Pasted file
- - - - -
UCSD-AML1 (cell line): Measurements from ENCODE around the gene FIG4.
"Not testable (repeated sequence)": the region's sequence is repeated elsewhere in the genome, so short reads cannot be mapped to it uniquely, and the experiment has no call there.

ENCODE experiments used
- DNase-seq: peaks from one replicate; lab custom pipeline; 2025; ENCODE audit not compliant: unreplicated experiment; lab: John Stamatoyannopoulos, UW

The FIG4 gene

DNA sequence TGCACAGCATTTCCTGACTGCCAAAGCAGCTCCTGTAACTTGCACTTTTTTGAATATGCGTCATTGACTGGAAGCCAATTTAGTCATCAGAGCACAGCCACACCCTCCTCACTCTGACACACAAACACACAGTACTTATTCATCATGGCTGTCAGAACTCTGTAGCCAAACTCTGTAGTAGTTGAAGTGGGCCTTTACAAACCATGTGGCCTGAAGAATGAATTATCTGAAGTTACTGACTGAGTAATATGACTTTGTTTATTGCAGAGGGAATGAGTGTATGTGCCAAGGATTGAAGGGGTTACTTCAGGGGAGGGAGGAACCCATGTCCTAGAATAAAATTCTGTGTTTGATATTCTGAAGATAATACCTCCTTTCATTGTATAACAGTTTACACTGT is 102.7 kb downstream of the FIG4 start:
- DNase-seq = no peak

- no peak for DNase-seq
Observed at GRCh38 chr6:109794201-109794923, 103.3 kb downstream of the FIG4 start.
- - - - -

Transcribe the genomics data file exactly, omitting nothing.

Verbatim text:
UCSD-AML1 (cell line): Measurements from ENCODE around the gene FIG4.
"Not testable (repeated sequence)": the region's sequence is repeated elsewhere in the genome, so short reads cannot be mapped to it uniquely, and the experiment has no call there.

ENCODE experiments used
- DNase-seq: peaks from one replicate; lab custom pipeline; 2025; ENCODE audit not compliant: unreplicated experiment; lab: John Stamatoyannopoulos, UW

The FIG4 gene

DNA sequence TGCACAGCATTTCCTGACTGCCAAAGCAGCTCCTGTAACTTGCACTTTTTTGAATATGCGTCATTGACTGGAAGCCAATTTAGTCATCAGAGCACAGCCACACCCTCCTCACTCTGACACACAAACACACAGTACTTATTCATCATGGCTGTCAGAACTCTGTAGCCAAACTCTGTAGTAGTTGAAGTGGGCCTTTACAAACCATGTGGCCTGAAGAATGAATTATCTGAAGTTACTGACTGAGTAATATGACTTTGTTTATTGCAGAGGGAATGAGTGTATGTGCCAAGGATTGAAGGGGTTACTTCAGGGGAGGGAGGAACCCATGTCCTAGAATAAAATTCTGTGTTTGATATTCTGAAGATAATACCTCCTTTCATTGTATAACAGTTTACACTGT is 102.7 kb downstream of the FIG4 start:
- DNase-seq = no peak

- no peak for DNase-seq
Observed at GRCh38 chr6:109794201-109794923, 103.3 kb downstream of the FIG4 start.